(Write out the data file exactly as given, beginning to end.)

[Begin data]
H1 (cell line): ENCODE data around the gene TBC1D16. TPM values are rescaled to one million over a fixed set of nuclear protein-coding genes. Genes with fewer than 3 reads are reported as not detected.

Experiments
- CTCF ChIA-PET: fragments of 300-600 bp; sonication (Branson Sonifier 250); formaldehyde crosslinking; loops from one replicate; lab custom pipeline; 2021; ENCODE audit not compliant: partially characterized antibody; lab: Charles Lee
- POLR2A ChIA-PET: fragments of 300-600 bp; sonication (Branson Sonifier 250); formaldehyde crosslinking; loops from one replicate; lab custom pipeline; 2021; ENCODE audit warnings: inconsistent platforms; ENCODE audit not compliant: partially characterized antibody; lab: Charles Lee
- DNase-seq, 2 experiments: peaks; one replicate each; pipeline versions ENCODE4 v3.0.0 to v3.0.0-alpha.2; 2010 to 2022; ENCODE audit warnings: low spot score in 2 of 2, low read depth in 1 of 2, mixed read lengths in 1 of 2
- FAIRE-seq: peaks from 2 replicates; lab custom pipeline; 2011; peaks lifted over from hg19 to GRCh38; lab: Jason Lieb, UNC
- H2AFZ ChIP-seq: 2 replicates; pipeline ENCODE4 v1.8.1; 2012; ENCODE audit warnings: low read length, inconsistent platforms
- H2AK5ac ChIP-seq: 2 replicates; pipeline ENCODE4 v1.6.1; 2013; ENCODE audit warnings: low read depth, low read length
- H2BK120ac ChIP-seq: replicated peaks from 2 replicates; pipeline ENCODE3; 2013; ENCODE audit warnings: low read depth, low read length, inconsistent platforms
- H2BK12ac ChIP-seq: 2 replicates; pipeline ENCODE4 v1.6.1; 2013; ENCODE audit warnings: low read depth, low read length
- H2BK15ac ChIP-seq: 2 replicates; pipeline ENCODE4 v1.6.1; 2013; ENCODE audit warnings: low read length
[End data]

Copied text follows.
H1 (cell line): ENCODE data around the gene TBC1D16. TPM values are rescaled to one million over a fixed set of nuclear protein-coding genes. Genes with fewer than 3 reads are reported as not detected.

Experiments
- CTCF ChIA-PET: fragments of 300-600 bp; sonication (Branson Sonifier 250); formaldehyde crosslinking; loops from one replicate; lab custom pipeline; 2021; ENCODE audit not compliant: partially characterized antibody; lab: Charles Lee
- POLR2A ChIA-PET: fragments of 300-600 bp; sonication (Branson Sonifier 250); formaldehyde crosslinking; loops from one replicate; lab custom pipeline; 2021; ENCODE audit warnings: inconsistent platforms; ENCODE audit not compliant: partially characterized antibody; lab: Charles Lee
- DNase-seq, 2 experiments: peaks; one replicate each; pipeline versions ENCODE4 v3.0.0 to v3.0.0-alpha.2; 2010 to 2022; ENCODE audit warnings: low spot score in 2 of 2, low read depth in 1 of 2, mixed read lengths in 1 of 2
- FAIRE-seq: peaks from 2 replicates; lab custom pipeline; 2011; peaks lifted over from hg19 to GRCh38; lab: Jason Lieb, UNC
- H2AFZ ChIP-seq: 2 replicates; pipeline ENCODE4 v1.8.1; 2012; ENCODE audit warnings: low read length, inconsistent platforms
- H2AK5ac ChIP-seq: 2 replicates; pipeline ENCODE4 v1.6.1; 2013; ENCODE audit warnings: low read depth, low read length
- H2BK120ac ChIP-seq: replicated peaks from 2 replicates; pipeline ENCODE3; 2013; ENCODE audit warnings: low read depth, low read length, inconsistent platforms
- H2BK12ac ChIP-seq: 2 replicates; pipeline ENCODE4 v1.6.1; 2013; ENCODE audit warnings: low read depth, low read length
- H2BK15ac ChIP-seq: 2 replicates; pipeline ENCODE4 v1.6.1; 2013; ENCODE audit warnings: low read length